Subtitled “A Gay Fantasia on National Themes,” the plays had a major impact on theater and American culture. Everything about the work felt new, radical and unprecedented.
Staging it in 2015 may effectively transform it into a period piece, but it still reflects Kushner’s overactive theatrical imagination. The man who wrote the screenplay for Steven Spielberg’s “Lincoln” thinks big.
“The geopolitical climate has changed, but other than that, what’s different really?” said Mark Robbins, who plays Roy Cohn. “Certain things don’t change. AIDS still exists and in some parts of the world is just as rampant. The polarization of political attitudes is as bad now as it’s ever been. … Homosexual communities are still fighting even harder for civil rights. I think the play has yet to even come within spitting distance of a time when it loses relevancy. If nothing else, it’s beautifully written.”
“Angels” fits into no established genre. It could be called a “gay play.” Or a “Jewish play.” Or a “Mormon play.” But it defies labels. And it captured the collective imagination of young theater artists. For many, it was the play of the era.
Rosen said last year that if you consider the play’s content — the “intellectual legitimacy of Jews and Mormons and gay people and anyone struggling against God to make sense of the world” — its popularity, cultural impact and commercial success are utterly improbable.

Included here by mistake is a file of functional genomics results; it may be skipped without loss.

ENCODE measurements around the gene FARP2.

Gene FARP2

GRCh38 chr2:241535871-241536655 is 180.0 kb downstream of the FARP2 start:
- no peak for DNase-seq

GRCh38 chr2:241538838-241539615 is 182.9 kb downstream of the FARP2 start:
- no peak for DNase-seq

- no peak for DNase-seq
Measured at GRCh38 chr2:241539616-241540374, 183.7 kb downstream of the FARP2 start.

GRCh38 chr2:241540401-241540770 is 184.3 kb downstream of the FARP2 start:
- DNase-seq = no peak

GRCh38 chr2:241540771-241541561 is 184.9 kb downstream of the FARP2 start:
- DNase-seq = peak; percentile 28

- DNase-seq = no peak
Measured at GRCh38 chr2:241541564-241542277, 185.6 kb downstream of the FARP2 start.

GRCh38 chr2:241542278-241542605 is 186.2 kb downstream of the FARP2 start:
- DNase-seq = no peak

“I do not know of a better example of how a play changed the way we think about things,” Rosen said. “By humanizing and elevating that soap opera of characters — lovers betrayed, families disrupted, drug addiction — it’s a fantastic story, but it put gay identity at the center of American life.”
The play was originally commissioned by the Eureka Theatre in San Francisco. Kushner has said in interviews that he signed a contract to write a two-act play. But as he worked on it, the length and thematic complexity grew and grew.
“I had a dream, in 1985 I believe, when a friend I’d gone to school with was sick — one of the first people I knew who’d gotten the AIDS virus,” Kushner told New York Magazine about the origins of the play. “I had a dream of him in his bedroom with an angel crashing through the ceiling. I wrote a poem called ‘Angels in America.’ I’ve never looked at the poem since the day I wrote it.”
A sense of history runs through Kushner’s work, and “Angels” is no exception. His themes include the saga of Jewish immigrants coming to America and the Mormons’ 19th-century trek west to flee persecution. And there, among the gallery of Kushner’s fictional characters, is Roy Cohn — a symbol of the Cold War.